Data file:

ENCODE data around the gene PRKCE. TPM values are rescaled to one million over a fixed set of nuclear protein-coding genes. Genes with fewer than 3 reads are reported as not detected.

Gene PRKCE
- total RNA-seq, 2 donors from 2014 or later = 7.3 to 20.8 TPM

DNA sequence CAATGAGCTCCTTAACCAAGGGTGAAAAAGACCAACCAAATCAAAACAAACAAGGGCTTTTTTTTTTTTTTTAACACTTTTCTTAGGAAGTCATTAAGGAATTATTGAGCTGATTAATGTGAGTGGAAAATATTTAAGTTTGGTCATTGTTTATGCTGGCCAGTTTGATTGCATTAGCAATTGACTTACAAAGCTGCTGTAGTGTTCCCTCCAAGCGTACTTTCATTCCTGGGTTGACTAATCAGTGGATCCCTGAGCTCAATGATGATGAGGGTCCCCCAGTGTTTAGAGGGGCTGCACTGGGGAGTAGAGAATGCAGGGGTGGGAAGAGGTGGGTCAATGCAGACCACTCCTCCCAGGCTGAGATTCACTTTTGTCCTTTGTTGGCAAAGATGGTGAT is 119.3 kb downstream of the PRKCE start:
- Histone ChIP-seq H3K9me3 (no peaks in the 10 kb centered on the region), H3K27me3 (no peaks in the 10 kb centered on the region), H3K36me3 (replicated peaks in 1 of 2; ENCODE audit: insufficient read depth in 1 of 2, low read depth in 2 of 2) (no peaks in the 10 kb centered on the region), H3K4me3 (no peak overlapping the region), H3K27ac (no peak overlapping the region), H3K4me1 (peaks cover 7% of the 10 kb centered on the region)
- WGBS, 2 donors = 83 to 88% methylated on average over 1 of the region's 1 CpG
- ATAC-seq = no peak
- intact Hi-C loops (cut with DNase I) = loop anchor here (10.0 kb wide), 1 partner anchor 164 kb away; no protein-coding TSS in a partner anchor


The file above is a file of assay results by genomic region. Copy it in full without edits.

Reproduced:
ENCODE data around the gene PRKCE. TPM values are rescaled to one million over a fixed set of nuclear protein-coding genes. Genes with fewer than 3 reads are reported as not detected.

Gene PRKCE
- total RNA-seq, 2 donors from 2014 or later = 7.3 to 20.8 TPM

DNA sequence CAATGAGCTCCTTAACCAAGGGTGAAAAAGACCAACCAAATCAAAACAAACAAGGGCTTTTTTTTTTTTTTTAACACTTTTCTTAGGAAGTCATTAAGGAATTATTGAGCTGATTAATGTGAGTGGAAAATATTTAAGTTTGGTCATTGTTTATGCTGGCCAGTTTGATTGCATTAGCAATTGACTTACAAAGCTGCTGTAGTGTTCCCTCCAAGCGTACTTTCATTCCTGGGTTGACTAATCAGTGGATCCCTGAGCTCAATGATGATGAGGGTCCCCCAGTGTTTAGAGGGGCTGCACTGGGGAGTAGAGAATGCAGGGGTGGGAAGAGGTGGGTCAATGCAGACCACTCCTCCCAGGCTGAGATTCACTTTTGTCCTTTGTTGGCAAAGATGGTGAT is 119.3 kb downstream of the PRKCE start:
- Histone ChIP-seq H3K9me3 (no peaks in the 10 kb centered on the region), H3K27me3 (no peaks in the 10 kb centered on the region), H3K36me3 (replicated peaks in 1 of 2; ENCODE audit: insufficient read depth in 1 of 2, low read depth in 2 of 2) (no peaks in the 10 kb centered on the region), H3K4me3 (no peak overlapping the region), H3K27ac (no peak overlapping the region), H3K4me1 (peaks cover 7% of the 10 kb centered on the region)
- WGBS, 2 donors = 83 to 88% methylated on average over 1 of the region's 1 CpG
- ATAC-seq = no peak
- intact Hi-C loops (cut with DNase I) = loop anchor here (10.0 kb wide), 1 partner anchor 164 kb away; no protein-coding TSS in a partner anchor